In the past decade, India has experienced 10 transformative changes that are now driving the nation towards doubling per capita income, export market share, increasing manufacturing’s share, enhancing corporate profits, and significantly improving other economic health indicators, according to Morgan Stanley. Their recent report, ‘How India has Transformed in Less than a Decade,’ credits policy changes such as Direct Benefit Transfers (DBTs), supply-side policy reforms, and adjustments to the Insolvency and Bankruptcy Code (IBC) for bringing about overwhelmingly positive shifts in India’s macroeconomic situation, global standing, and local stock markets.
Ridham Desai, Managing Director of Morgan Stanley India, refuted the widespread belief that India has underperformed: “We run into significant skepticism about India, particularly with overseas investors, who say that India has not delivered its potential… and that equity valuations are too rich.” Desai added that this perspective “ignores the significant changes that have taken place in India, especially since 2014.” The report highlights ten crucial changes with extensive implications for both the economy and the market to support his argument.
The ten changes highlighted by Morgan Stanley are:
- Supply-side Policy Reforms
- Formalisation of the Economy
- Real Estate (Regulation and Development) Act
- Digitalizing Social Transfers
- Insolvency & Bankruptcy Code
- Flexible Inflation Targeting
- Focus on FDI
- India’s 401(k) Moment
- Government Support for Corporate Profits
- MNC Sentiment at Multi-year High
The consequences of these changes on the economy
The main effect of these transformations is the consistent growth of manufacturing and capital expenditure as a percentage of GDP. Morgan Stanley forecasts that each will increase by 5 percentage points. Furthermore, India’s export market share is predicted to reach 4.5% by 2031, nearly doubling from 2021 levels, while per capita income is anticipated to reach $5,200 in the next ten years. “This will have major implications for change in the consumption basket, with a boost to discretionary consumption,” the report stated, adding, “We expect India’s real growth to average 6.5% in the next 10 years, making India the third-largest economy at nearly $8 trillion by 2031, up from fifth-largest currently.”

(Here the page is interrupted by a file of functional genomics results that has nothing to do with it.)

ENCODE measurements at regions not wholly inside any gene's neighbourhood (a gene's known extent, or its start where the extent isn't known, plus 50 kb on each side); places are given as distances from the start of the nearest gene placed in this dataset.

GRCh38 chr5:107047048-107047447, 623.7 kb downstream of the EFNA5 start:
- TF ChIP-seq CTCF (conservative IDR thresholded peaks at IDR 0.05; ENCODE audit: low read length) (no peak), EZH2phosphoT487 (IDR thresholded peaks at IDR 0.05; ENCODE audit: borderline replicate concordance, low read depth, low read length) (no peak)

This structural shift will impact saving-investment dynamics, strengthening the nation’s external balance sheet and consequently narrowing the current account deficit (CAD). Domestic profits could potentially double, which, although explaining high equity valuations, will result in “a major rise in investments, a moderation in the CAD, and an increase in credit to GDP to support the coming profit growth.”
“Indian companies will likely witness a major increase in their profits share to GDP. Triggered by supply-side reforms by the government, we expect a major rise in investments coupled with a moderation in the current account deficit and an increase in credit to GDP to support this rise,” said Morgan Stanley.
Implications on the stock markets
Upon realizing these consequences, there will likely be a reduced correlation with oil prices and the US recession. This could also prompt a revaluation in domestic stock market valuations. “This reflects persistent domestic demand for stocks and higher growth for longer. India is trading at a premium to long-term history, albeit well off highs and in line with recent history,” the report noted. Additionally, the report observed that India’s beta to emerging markets has decreased to 0.6, a result of enhanced macro stability and a reduction in reliance on global capital market flows to finance the CAD.